(Guest Post by Collin Hitt)
Attending a private religious school lowers the likelihood that students will use cocaine, have sex or get arrested. That, according to a new study from David Figlio and Jens Ludwig.
They find that decreased sexual activity is found primarily among females, accompanied by a decreased likelihood of “fecundity.” Decreased cocaine use and arrests were found primarily among boys, who were also less likely to smoke tobacco.
Overall, private schools had little effect on adolescent drinking and marijuana use. This might be due to the fact that while some students were led to avoid drugs and alcohol altogether, students who otherwise would have used hard drugs instead just smoked pot and drank booze – in my view.
Figlio and Ludwig’s data comes from the late 1980s and early 1990s. They find that the effects of private school were focused primarily in two-parent households. They also find that the effects were concentrated in the suburbs, though the definition of suburb in their dataset is overly broad, which unnaturally decreases the accuracy of their estimates in urban areas.
Studies of private schools are typically fraught with selection problems: students who select into private schools might have selected, in the case at hand, to avoid hard drugs and have less sex no matter where they attended school. Figlio and Ludwig eliminate this bias from their study by using a clever instrumental variables model in which transportation infrastructure differences between cities are shown to have an effect on the likelihood that parents will send their children to private religious schools.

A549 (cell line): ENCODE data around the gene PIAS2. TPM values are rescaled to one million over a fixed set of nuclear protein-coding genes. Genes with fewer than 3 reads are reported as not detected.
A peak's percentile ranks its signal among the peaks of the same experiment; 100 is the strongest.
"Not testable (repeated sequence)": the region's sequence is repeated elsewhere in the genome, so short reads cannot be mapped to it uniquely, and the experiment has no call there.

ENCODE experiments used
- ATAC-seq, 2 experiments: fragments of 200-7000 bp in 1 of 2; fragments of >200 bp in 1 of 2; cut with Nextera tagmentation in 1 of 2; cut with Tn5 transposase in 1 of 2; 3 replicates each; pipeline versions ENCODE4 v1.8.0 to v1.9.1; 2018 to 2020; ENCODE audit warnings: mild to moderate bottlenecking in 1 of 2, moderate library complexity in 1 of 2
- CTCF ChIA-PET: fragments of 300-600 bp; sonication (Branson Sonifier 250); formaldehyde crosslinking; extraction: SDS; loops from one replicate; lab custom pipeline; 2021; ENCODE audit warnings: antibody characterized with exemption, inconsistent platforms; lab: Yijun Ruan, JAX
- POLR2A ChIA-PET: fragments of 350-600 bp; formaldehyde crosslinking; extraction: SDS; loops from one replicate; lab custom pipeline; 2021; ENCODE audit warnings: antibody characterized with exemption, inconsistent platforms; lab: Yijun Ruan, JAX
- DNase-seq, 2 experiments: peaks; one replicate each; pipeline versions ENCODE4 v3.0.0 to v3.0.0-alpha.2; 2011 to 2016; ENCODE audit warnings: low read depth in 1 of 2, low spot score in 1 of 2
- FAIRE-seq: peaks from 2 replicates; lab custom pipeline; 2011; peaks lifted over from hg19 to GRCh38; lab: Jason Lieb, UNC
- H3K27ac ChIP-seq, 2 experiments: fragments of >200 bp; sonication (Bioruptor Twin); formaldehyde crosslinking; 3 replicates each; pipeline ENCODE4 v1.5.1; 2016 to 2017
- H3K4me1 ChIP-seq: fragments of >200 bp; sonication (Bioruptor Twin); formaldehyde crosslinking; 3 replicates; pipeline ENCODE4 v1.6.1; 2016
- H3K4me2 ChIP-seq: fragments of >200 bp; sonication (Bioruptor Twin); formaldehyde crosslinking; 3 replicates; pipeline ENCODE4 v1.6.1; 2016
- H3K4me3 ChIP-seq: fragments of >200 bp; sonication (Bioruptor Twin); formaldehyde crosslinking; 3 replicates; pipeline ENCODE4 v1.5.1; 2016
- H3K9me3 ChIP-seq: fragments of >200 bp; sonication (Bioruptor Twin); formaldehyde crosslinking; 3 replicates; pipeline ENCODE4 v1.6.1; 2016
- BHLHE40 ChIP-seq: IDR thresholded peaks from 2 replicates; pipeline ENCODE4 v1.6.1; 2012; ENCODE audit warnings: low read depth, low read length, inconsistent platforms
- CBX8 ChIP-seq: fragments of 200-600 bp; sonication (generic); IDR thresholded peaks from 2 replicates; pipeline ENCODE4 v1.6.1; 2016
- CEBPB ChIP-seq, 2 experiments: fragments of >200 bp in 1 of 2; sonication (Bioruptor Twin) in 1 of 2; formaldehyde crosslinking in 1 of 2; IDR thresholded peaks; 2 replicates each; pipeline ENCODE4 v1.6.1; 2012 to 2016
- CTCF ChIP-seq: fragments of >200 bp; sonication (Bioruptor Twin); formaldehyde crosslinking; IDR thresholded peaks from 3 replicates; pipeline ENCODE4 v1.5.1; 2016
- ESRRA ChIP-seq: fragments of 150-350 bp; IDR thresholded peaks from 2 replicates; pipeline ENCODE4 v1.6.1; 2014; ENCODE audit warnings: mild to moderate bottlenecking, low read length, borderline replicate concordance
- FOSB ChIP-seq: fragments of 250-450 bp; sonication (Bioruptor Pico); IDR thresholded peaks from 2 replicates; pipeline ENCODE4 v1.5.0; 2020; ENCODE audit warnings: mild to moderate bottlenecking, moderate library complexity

Figlio and Ludwig point to character education in religious private schools. I can’t think of a better explanation.
Religious private schools are often organized with family life in mind. They seek to help families raise children who will be good parents and good citizens; their definitions of good parenting and citizenship are, of course, colored by their varying religious beliefs. All religions are not the same. But most religious schools share the overlapping belief that students should abstain from sex and should not use drugs. Figlio and Ludwig show that they’re doing a better job than public schools and non-religious private schools at achieving those goals; is this because religious schools have more rigorous abstinence and drug resistance programs than public schools? I doubt it. Private religious schools largely were established with a private community purpose in mind – which is very different from a public policy purpose. They are able to make broader pleas to their communities.
Perhaps most importantly, private religious schools are less afraid to discuss the consequences of bad, selfish behavior. They encourage kids to think over the long-term, the very long-term.